I) Bacteria

Observe the following image which illustrates the three different types of bacteria. Use the links given below to view microscopic slides of each of the three shapes of bacteria.

**Identify the different shapes of bacteria in your sketch as: Baccilus, Cocci, Spirillum

Baccillus (Rod shaped)

Cocci (Spherical shaped)

Spirillum (Spiral shaped)

II) Adipose Tissue

The image to the right is a 100X microscopic view of a cross section of adipose tissue. The large white structures are the adipose (fat) cells. The smaller, dark red structures are the nuclei of the individual cells.

**Sketch just a few of the cells in the image to your right. The dark red objects you can see are the nuclei of the cells

Video of a 100X microscopic view of a drop of pond water. Click on the arrow to view the video.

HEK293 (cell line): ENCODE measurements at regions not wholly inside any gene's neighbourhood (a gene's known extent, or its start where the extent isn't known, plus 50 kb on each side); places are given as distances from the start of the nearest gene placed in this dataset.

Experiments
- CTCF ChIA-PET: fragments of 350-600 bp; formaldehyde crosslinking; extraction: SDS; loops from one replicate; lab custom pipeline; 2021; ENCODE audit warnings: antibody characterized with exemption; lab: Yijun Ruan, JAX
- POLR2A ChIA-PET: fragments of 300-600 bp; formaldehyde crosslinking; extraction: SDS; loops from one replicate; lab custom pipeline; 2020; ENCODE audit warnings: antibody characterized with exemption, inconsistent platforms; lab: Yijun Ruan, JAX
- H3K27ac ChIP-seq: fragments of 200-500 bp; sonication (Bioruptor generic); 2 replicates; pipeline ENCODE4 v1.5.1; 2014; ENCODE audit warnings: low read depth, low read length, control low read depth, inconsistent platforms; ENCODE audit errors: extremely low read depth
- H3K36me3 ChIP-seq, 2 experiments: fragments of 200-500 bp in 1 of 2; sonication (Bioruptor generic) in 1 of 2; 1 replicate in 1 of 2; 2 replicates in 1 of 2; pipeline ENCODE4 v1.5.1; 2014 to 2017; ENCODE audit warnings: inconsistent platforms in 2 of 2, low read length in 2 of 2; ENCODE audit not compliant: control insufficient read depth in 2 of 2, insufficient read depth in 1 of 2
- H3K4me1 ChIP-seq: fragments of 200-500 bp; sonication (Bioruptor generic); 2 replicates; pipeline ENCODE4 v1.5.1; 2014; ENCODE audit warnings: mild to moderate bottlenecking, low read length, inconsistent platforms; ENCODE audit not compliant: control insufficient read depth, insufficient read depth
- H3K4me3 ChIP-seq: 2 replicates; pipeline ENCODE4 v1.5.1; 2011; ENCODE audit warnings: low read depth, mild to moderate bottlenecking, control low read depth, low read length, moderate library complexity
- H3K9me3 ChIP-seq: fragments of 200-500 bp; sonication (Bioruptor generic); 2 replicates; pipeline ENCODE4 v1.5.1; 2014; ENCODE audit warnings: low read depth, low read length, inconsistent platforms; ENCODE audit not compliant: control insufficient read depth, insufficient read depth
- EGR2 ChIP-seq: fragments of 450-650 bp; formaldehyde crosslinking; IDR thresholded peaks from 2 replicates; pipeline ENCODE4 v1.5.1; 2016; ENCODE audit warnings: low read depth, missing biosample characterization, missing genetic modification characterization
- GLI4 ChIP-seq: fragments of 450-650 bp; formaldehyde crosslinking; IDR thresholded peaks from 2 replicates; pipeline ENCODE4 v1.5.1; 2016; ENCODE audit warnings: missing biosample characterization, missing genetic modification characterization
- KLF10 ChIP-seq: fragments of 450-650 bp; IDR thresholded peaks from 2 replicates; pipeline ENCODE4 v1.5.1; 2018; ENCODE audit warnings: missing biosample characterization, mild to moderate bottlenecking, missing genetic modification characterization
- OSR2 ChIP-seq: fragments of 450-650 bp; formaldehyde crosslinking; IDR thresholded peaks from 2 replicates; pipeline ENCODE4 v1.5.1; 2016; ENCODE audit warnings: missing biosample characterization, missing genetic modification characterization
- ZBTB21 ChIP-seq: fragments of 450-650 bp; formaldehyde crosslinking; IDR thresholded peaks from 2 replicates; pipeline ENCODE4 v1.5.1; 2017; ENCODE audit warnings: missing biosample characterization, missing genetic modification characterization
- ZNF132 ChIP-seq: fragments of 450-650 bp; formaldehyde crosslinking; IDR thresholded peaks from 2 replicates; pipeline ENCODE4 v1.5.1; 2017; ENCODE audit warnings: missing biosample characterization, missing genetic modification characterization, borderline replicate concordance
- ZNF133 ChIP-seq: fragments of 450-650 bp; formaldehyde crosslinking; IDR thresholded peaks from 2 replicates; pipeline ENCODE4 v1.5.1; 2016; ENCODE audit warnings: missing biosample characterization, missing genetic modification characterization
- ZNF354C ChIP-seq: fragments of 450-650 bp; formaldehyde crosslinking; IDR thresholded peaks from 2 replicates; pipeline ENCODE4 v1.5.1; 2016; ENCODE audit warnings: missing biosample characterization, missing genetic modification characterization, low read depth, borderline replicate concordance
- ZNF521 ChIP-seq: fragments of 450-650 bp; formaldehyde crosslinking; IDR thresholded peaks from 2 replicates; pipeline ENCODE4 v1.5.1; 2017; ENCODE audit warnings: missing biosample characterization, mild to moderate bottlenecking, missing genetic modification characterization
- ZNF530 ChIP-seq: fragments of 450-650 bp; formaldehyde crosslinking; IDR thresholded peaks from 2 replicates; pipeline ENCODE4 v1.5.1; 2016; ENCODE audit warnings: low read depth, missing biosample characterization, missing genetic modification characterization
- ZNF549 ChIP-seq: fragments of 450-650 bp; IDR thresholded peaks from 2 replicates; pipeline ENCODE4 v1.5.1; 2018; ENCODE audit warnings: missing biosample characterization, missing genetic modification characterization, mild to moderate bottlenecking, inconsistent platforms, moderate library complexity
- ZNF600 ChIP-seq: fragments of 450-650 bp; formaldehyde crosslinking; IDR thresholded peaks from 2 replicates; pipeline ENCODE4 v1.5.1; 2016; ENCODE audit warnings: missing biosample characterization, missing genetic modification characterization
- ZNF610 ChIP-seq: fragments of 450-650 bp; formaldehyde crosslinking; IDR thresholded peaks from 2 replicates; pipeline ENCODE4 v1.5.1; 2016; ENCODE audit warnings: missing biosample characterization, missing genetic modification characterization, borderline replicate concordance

The variety of organisms you see here would be typical of most freshwater ponds. The small spherical organisms seen floating about are bacteria. The large and small, fast moving, green organisms that are darting about are paramecium feeding on bacteria. The hat shaped organisms are vorticella again feeding on bacteria. The darker greenish brown masses are bacterial colonies and algae. The green rectangular organisms are green algae. The long, thin strands scattered throughout the sample are blue-green algae.

An alternative link can be found below :

Some Interesting Movies Using Light Microscopy

Click on the links below to see a Water Bear moving under a microscopic power of 250X

Water Bear 1

Water Bear 2

An amoeba engulfs a food item in a process called phagocytosis at a magnification of 400x

Pseudopodia, or false feet, extend and retract as this amoeba moves across the microscope field at a magnification of 100x

An up close and personal look at the internal workings of a paramecium at a magnification of 400x